Wisconsin residents voted overwhelmingly Tuesday to save the state treasurer’s office — a move some are calling another sign of a building Democratic wave in 2018.
To make it on the ballot, the proposal had to pass two consecutive sessions of the state Legislature, which it did with bipartisan support.
In 2017, the state Assembly passed the resolution with a vote of 68-31; the state Senate’s vote was 18-15. In 2015, the Assembly vote was 63-33 and the Senate 20-13.
Democrats including former minority leader Rep. Peter Barca, D-Kenosha, and current minority leader, Rep. Gordon Hintz, D-Oshkosh, voted in favor of the proposal.
Prominent Wisconsin Democrats, including Milwaukee Mayor Tom Barrett, have also pushed for eliminating the office for decades.
Barrett advocated for eliminating the treasurer and secretary of state offices during his 2010 campaign for governor.
But Tuesday night saw roughly 62 percent of Wisconsin voters cast ballots contrary to the Legislature’s action.
Mordecai Lee, professor of political science at the University of Wisconsin-Milwaukee, said the results show liberal voters chose to look at the referendum as a way to push back on the Republican leaders who have recently supported it, including Gov. Scott Walker.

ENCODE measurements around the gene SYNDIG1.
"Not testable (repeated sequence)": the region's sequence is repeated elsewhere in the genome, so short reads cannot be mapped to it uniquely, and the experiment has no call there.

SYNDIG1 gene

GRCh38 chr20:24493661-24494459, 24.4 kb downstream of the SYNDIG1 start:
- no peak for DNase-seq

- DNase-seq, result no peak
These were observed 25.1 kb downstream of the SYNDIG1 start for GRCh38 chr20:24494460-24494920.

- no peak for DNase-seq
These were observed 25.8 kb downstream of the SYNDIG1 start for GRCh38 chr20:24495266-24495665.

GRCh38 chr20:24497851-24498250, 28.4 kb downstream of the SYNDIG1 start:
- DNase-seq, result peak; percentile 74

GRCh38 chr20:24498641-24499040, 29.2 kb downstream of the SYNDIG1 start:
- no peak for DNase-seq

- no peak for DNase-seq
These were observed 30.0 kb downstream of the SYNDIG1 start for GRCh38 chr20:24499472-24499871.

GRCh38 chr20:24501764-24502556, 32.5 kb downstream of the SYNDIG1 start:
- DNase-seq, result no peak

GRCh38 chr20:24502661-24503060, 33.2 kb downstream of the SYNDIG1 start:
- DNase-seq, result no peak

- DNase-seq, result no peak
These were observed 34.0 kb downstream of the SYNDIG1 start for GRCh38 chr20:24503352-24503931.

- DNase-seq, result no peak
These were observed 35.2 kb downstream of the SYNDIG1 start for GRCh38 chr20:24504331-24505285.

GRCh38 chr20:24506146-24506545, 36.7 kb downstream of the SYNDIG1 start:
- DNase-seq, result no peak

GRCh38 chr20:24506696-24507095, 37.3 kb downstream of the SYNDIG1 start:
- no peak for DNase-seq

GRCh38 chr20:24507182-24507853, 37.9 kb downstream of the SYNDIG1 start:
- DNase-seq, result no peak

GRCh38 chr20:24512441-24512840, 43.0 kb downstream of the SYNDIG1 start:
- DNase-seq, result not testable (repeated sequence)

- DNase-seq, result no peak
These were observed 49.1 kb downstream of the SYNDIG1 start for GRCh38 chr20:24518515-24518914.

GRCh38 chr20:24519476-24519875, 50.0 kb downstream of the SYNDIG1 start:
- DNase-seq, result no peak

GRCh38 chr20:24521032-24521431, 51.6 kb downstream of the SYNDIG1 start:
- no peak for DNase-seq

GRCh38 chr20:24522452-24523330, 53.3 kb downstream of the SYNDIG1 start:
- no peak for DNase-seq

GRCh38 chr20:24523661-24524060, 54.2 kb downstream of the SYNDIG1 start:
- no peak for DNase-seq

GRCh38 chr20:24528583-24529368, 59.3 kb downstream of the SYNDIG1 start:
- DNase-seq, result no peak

"There was this sort of electrifying mobilization below the surface amongst the left that said, 'Let's view this issue not from the good government prospective, let's view it as a partisan issue. Gov. Walker is in favor of it, the Republican Legislature is in favor of it. That means the position of the left should be against it,'" Lee said.
Opponents had also argued maintaining the office preserves an important check on executive power, because the treasurer sits on the three-person state of Wisconsin Board of Commissioners of Public Lands.
Under the proposal, the treasurer’s spot would have been transferred to the lieutenant governor, a seat currently held by Republican Lt. Gov. Rebecca Kleefisch.
Lee said the strong vote against the referendum could be another sign that Republicans are in trouble leading up to November’s general election, because it shows effective organization and energy on the left.
"That's a real indication that there's a now left-leaning machine in Wisconsin that is sort of the counterpart to the existing Republican counterpart that has existed for the last few elections," he said.
The vote means the next treasurer will be elected to a four-year term in November. The filing deadline for candidates to join that race is June 1.